Google Display Network Now Auto-Converts Text Ads into ‘Richer Text’ Image Ads

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Google Display Network Now Auto-Converts Text Ads into ‘Richer Text’ Image Ads

I’m constantly on the lookout for new tools, tips, and tricks to make Google AdWords perform better for marketers. Recently, I learned that Google has added an awesome new feature to the Google Display Network – it will now automatically convert text ads to image ads!

Google Display Network Converts Text Ads to Image Ads | SEJ

Earlier this week, we discovered this strange new ad format in a client account – I mean, the format itself wasn’t strange, but suddenly they had visual ads where only text ads had been running for that particular display campaign.

After much head scratching and cruising the web looking for an announcement or news coverage, we found only one little mention of this new format, “Richer Text Ads,” on the Google AdSense blog. I reached out to a friend at Google to see if we could learn more.

GDN Converts Text Ads to ‘Richer Text’ Image Ads as of July 2015

Our source at Google was able to confirm that YES! Google Display Network is converting text ads to what they’re calling “Richer Text” image ads and that this began last month.

So what is it? Google explains: “Richer Text is the most brand-safe ad type within our text ads family. This ad type runs on text + image and image only inventory. A logo (from Google+) is paired with this ad layout to add further brand and aesthetic value. Please contact your account manager if you wish to provide an alternate image. Unlike Simple Text, publishers do not have control over the color of this ad type. Instead, the color is derived from the primary and secondary colors of the logo used by the advertisers.”

(Note: My source at Google says manual controls are coming soon.)

Here’s an example of an auto-created Richer Text ad, from one of our client accounts:

Google Display Network Converts Text Ads to Image Ads | SEJ

But how does the platform decide which ones to automatically convert to image ads?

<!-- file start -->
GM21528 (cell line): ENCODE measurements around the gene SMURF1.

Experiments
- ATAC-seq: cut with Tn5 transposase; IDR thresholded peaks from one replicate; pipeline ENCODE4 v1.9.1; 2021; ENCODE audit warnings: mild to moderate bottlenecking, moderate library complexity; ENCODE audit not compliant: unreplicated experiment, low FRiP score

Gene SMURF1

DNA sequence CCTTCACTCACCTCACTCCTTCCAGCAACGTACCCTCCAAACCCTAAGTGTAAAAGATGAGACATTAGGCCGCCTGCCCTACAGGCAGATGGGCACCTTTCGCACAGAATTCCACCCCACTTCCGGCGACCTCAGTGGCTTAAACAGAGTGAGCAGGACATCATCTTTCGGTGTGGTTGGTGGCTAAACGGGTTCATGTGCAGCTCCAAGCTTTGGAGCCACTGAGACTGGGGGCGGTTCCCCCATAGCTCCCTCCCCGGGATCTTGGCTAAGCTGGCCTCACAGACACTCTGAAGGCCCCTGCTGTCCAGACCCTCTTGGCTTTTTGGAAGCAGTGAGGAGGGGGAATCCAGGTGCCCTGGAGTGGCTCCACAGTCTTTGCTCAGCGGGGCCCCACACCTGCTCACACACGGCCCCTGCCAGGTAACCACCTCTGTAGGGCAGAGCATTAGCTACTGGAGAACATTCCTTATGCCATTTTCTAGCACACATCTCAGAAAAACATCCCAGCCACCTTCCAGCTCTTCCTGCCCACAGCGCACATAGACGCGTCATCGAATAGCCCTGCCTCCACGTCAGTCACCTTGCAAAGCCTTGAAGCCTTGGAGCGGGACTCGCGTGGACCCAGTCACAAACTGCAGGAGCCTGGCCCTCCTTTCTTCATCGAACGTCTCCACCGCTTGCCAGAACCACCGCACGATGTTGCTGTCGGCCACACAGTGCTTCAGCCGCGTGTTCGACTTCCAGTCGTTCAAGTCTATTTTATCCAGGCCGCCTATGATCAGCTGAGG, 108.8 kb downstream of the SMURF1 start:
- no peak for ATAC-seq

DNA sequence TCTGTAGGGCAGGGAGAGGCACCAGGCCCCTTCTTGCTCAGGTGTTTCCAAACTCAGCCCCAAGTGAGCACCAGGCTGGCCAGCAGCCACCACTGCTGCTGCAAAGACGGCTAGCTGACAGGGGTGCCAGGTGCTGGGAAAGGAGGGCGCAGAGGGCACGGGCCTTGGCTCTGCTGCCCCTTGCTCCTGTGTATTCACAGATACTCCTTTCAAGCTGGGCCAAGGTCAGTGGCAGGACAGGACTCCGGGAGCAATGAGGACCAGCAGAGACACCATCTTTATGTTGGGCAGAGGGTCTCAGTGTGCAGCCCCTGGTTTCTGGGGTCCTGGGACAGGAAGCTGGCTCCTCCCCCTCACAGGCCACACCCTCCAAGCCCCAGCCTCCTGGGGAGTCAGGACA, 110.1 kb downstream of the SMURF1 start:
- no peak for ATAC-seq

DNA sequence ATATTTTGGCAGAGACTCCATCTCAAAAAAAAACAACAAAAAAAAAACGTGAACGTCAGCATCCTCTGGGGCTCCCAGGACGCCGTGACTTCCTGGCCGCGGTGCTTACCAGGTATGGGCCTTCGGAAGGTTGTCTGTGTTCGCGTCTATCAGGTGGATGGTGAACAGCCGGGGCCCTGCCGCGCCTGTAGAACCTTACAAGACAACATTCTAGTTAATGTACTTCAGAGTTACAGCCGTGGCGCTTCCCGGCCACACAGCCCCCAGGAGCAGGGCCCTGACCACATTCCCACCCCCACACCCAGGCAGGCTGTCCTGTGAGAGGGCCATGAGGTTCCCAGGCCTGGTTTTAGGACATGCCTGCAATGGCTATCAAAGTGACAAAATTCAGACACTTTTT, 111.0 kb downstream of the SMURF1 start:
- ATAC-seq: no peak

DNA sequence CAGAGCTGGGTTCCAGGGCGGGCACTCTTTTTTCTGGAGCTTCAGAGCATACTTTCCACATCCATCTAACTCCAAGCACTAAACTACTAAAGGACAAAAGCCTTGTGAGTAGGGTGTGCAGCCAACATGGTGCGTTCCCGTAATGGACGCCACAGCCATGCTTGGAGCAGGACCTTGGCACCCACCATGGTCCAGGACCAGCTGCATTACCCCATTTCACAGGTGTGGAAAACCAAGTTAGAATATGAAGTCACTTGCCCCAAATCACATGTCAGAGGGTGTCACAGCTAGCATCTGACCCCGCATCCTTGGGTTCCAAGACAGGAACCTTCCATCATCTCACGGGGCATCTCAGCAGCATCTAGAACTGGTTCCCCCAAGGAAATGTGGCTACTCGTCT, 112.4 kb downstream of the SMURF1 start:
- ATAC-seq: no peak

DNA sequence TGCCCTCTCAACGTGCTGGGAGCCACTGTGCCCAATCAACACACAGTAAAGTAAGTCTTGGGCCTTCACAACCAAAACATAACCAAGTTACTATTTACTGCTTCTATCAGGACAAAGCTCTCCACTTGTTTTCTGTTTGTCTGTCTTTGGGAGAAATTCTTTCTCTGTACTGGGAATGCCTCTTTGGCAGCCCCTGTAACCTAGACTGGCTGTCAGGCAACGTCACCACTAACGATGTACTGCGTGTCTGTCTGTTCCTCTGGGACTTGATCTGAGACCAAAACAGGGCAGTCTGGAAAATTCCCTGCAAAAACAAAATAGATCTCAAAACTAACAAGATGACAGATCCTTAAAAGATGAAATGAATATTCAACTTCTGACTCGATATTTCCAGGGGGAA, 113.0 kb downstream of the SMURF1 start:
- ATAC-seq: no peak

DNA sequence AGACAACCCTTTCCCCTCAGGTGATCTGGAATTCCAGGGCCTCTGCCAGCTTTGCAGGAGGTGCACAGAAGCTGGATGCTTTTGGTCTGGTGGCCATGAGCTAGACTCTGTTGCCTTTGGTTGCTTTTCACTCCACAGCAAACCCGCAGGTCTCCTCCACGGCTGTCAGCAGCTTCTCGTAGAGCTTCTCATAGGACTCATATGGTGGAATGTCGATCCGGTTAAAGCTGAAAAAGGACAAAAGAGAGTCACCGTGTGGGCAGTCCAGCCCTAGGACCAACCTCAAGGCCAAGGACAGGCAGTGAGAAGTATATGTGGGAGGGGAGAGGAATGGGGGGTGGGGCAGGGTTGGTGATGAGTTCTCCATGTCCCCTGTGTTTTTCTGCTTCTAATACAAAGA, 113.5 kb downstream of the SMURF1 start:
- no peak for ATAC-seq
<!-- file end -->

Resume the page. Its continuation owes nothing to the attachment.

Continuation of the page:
According to our source, the following factors are part of the decision to convert a text ad to image:

  • CTR
  • Conversions per dollar
  • Deep conversion rate
  • Landing page dwell time

Further, our source at Google says, “We only use the ‘richer text’ (image) ad type in text+image and image-only slots and only when our predicted CTR model proves that for that advertiser and publisher the CTR increases when using that ad type.”

How It Works: What You Need to Know About Richer Text Ads

Across the Google Display Network and AdMob, text ads are optimized across three primary ad types: simple text, richer text, and native text. Google wants to choose how your ads render to optimize performance, because better performance for you = more revenue for Google.

Google Display Network Converts Text Ads to Image Ads | SEJ

Wondering just how Google is converting the ads? We were, too. Here’s what we found out:

  • For richer text image ads, Google pulls the logo from a verified G+ account. If no verified G+ account is available, they will not run a richer text ad.
  • For native, they first look at the G+ account and if that is not available, they use a third-party image repository to contextually pair a relevant image.
  • Colors for the richer text ads are pulled from the primary and secondary colors of the logo. In the future, Google will allow customers to define their own colors.
  • Google is also testing a new text creation process internally that will allow customers to upload their own image.
  • Richer text ads are reported as rich media in the Ad types report.

If you don’t like the idea, you can opt out of Richer Text ads by disabling them through the “Enhanced display ads” option in the “Allow & block ads” tab in your account.

All in all, I think this new format is awesome – it retrieves your branding for you without any extra work! Of course, it’s best to use your own custom ad images if you have the budget and skills to do so, but we know many marketers don’t.

When you consider the potential effect on your Quality Scores within the GDN, this actually has the potential to save you money. Higher CTR = Lower CPC!

Have you seen Richer Text ads popping up in your account? Let us know what you think!


This post originally appeared on Wordstream, and is re-published with permission.

Image Credits

Featured Image: Voin_Sveta/
All screenshots by Larry Kim. Taken August 2015.

Larry Kim

Larry Kim

CTO and Founder at WordStream
Larry Kim founded WordStream in 2007. Today he serves as company CTO and is a contributor to both the product team and marketing teams. Larry... Read Full Bio
Larry Kim
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  • Paul

    Thanks Larry. I hope we’ll get a better ROI on this one.